NBA Warns that UK Beef Industry is Eating Itself Up

UK - The UK beef industry is, perhaps unwittingly, heading relentlessly down the road to self destruction the National Beef Association has warned.
calendar icon 2 June 2009
clock icon 4 minute read

It wants Government and retailers to make clear their long term need for beef and emphasise by word and deeds that they want more heifers to be retained for breeding. The NBA is also urging breeders to resist the temptation to sell relatively young cows that are still fully fertile on the manufacturing beef market and hold them back to produce more calves instead.

“Anyone taking an analytical look at the number of females being rushed into abattoirs has to conclude that the entire beef industry is in the process of eating itself,” explained NBA director, Kim Haywood.

“Nothing can be done if this alarming trend, which is the equivalent of grinding seed corn for flour instead of holding it back for future planting, is the result of deliberate action at farm level.”

“But if the industry is rushing into this self-destructive position without being conscious of what it is doing then the National Beef Association will at least have made everyone, including retailers and processors, aware of what is happening.”

The NBA regards the 13 per cent, 240,000 head, reduction in UK suckler cow numbers between 1997 and the end of last year as a disaster in its own right.

It warns that if breeders cannot resist the temptation to cash fertile cows for £800-£900 apiece then another 40,000 head could be lost over 2009, and the UK herd of suckler cows will continue to move relentlessly towards an extremely threadbare 1.5 million head compared with 1.8 million at its pre-BSE peak.

“Unfortunately it is not just young intentionally culled cows that are going down the road. All the signs point to fewer heifers being kept back as replacements and more young females being pushed into the finishing yard instead of being put to the bull - which means the capacity to breed beef calves over 2010-2011 is already diminishing faster than the processors and retailers think,” said Ms Haywood.

“The most recent slaughter figures for the whole of Great Britain show that while steer production was down, as anticipated, by five per cent on the year, and young bull output was down by 20 per cent there was a two per cent increase in heifer slaughterings – while in England alone the number of heifers killed for prime beef production rose by an alarming eight per cent (highlighting the effect of Mrs Beckett’s English only hybrid SFP scheme).”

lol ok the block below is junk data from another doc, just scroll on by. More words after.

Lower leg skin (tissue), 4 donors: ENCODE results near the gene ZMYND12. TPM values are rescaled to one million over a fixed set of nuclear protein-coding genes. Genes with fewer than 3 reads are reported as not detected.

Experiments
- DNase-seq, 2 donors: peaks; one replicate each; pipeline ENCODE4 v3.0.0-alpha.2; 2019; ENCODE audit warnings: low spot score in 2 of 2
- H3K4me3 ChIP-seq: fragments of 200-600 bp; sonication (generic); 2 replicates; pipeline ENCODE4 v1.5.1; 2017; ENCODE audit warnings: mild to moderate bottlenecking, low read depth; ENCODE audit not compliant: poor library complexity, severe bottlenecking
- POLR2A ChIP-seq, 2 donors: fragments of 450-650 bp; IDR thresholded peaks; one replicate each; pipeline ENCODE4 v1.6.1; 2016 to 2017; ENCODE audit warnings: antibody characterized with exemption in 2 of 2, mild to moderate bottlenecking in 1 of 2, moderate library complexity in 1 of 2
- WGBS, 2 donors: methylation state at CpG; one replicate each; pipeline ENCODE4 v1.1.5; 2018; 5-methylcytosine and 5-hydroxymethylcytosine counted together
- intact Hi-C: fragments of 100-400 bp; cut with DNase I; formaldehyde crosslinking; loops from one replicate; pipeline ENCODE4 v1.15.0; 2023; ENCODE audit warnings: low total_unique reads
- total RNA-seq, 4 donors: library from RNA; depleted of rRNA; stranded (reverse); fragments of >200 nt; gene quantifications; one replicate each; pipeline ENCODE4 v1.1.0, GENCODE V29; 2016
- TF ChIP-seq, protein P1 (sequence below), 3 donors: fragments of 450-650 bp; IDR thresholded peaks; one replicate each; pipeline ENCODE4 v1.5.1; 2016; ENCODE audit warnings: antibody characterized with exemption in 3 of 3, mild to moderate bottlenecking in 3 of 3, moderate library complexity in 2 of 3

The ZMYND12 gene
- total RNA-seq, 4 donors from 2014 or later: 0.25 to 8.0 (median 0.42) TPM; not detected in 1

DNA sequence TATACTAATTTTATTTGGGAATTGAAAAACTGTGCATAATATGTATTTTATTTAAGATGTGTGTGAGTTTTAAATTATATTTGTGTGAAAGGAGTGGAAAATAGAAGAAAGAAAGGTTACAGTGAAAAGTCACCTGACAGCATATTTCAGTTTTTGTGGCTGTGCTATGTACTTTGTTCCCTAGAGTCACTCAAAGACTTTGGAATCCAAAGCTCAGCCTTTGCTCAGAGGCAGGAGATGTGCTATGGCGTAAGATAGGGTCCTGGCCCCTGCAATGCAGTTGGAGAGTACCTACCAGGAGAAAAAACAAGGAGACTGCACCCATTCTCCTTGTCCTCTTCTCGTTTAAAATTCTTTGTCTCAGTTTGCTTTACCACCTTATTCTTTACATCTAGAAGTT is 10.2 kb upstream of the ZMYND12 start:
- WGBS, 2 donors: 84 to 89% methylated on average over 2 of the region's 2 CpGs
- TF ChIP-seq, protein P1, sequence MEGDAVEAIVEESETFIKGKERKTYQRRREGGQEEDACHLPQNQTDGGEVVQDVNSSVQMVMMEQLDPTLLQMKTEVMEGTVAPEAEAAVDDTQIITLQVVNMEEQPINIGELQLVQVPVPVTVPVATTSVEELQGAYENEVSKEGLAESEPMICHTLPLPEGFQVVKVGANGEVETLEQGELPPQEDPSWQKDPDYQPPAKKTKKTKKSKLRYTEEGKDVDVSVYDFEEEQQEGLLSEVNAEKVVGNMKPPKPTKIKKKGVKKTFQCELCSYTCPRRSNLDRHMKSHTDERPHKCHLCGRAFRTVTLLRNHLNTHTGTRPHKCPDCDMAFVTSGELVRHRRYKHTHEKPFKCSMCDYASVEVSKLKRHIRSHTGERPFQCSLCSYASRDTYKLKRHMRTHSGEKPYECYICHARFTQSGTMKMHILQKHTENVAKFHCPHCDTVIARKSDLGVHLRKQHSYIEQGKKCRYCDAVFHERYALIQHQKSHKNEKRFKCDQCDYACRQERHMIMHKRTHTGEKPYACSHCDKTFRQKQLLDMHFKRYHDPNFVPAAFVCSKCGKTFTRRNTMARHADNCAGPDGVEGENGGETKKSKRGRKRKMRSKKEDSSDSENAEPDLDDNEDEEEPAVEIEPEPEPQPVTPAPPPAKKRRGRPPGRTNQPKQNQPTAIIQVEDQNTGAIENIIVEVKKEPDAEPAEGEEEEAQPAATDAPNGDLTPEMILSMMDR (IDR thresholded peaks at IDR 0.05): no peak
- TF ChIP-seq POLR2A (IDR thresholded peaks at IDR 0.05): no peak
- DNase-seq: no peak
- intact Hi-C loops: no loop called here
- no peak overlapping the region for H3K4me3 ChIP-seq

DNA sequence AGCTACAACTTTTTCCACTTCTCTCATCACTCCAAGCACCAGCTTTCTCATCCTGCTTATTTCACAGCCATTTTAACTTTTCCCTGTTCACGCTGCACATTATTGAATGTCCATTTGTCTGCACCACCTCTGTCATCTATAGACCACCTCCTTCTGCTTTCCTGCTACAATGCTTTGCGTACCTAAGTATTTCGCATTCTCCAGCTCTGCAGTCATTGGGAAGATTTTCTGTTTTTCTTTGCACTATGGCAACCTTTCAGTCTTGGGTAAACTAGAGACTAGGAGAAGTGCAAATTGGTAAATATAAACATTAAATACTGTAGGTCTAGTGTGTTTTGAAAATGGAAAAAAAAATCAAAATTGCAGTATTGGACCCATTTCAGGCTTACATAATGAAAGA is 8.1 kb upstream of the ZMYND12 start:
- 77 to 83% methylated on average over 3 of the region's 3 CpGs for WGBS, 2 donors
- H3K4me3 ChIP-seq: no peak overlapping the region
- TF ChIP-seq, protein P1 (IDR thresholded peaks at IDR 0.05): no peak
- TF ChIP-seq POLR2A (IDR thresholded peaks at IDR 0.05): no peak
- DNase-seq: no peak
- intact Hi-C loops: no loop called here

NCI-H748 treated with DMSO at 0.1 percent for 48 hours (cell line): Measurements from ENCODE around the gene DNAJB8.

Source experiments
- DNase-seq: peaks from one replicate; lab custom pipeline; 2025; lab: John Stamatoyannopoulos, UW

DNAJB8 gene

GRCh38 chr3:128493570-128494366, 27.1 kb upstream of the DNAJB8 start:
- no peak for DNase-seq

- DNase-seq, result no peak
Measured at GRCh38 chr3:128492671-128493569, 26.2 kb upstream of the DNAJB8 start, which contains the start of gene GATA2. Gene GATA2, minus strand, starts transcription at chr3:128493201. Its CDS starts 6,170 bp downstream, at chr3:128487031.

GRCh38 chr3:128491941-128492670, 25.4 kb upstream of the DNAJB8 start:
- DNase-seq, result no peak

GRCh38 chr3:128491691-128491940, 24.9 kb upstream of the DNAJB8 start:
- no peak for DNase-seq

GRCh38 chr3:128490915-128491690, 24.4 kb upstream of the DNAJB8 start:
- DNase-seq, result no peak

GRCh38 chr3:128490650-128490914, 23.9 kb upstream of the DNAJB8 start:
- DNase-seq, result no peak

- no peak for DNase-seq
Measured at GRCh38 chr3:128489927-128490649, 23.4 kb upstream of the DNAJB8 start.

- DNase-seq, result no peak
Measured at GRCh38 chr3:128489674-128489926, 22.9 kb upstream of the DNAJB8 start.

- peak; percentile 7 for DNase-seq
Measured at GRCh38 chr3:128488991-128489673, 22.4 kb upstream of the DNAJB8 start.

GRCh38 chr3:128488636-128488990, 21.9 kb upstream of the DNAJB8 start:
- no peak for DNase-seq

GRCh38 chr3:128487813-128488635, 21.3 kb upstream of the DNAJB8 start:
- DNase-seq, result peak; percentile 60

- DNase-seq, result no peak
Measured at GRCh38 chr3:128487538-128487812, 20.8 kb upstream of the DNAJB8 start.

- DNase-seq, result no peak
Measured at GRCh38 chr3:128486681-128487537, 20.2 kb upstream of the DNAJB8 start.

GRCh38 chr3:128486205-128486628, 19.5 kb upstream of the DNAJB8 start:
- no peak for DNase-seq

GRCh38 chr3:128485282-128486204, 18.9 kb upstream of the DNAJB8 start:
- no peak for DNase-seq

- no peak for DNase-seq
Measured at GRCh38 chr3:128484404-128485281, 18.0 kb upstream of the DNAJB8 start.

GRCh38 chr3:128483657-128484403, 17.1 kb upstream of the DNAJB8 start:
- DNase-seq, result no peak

“The only way heifer disposals can rise like this is if they are being sold off for apparently good money as slaughter stock instead of being offered earlier in their lives as bulling heifers. Recent breeding heifer prices now show that they could have made even more money.”

“Unfortunately the conversion of this breeding stock into beef is disguising the depth of the future supply problem for abattoirs and retailers that lies ahead, because, although their carcases have contributed to this year’s production figures, the calves they would have produced will be missing for anything between ten to fifteen years to come,” Ms Haywood added.

Several causes bring about this lack of confidence. (i) Hilary Benn’s toleration of the spread across the land of TB infecting healthy badgers resulted in 40,000 cattle being compulsorily purchased by Defra last year and at least 10,000 of these are likely to have been heifers for beef breeding and suckler cows. The 10,000 is anticipated to rise to 14,000 in 2009. (ii) Some sections of Government still hint at wanting a reduction in cattle numbers “because they produce methane”. (iii) Nearly every beef farmer is acutely aware that, although their Single Farm Payment has in many cases dropped by over £100 per animal since 2003 the same amount will disappear between now and 2013 and they question whether the market will further increase to cover that loss. (iv) As salt in the wound, Defra have recently made it clear that a tax of over £15 per suckler cow will have to be bourn by any remaining producers. (v) A cartel of retailers and their suppliers seem determined to hold down their purchase numbers and prices by importing Irish finished cattle as a means of persuading UK finishers that the price will go no higher. (They appear to have succeeded – to their own and the consumers’ great future disadvantage).

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